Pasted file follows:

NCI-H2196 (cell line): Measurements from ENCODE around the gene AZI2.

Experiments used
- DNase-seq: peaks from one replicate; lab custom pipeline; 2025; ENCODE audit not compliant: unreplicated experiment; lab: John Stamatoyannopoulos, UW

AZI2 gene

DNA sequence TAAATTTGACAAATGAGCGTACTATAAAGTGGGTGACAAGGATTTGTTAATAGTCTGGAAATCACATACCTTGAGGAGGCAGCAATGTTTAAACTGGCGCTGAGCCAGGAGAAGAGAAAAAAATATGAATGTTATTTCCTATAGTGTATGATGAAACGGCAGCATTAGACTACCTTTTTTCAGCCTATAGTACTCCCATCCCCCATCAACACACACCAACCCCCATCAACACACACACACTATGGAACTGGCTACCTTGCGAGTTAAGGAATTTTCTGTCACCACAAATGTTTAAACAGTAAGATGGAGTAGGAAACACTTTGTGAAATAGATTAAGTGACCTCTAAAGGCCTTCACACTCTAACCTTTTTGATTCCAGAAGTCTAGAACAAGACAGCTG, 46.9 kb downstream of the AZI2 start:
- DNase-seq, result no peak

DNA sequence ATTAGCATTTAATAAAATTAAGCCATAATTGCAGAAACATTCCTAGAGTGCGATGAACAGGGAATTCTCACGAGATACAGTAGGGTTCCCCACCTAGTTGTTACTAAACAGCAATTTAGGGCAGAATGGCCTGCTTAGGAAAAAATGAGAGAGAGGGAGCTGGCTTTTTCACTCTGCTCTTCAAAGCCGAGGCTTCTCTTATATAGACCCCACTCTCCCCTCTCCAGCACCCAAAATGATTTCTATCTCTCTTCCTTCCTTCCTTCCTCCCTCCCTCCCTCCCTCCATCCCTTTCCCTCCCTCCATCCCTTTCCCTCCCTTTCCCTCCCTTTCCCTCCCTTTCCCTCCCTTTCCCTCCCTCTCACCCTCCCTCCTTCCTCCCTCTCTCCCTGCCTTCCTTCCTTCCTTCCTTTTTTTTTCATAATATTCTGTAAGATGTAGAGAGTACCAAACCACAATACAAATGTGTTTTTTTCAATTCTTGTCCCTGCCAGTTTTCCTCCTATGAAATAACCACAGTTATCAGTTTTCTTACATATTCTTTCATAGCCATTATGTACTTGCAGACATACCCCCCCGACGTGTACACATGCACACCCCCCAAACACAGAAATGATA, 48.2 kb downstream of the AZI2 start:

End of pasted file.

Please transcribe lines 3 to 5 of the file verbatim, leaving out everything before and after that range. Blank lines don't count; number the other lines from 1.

- DNase-seq: peaks from one replicate; lab custom pipeline; 2025; ENCODE audit not compliant: unreplicated experiment; lab: John Stamatoyannopoulos, UW

AZI2 gene

DNA sequence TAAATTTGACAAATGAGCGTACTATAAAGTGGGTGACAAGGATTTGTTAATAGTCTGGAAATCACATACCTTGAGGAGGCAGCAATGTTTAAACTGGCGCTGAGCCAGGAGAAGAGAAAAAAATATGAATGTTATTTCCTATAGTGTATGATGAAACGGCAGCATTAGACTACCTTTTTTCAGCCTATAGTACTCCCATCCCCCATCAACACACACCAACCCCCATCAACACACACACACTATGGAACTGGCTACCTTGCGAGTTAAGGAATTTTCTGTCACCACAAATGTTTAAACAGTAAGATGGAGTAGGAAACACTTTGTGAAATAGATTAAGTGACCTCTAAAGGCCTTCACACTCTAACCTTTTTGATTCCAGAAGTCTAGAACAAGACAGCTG, 46.9 kb downstream of the AZI2 start: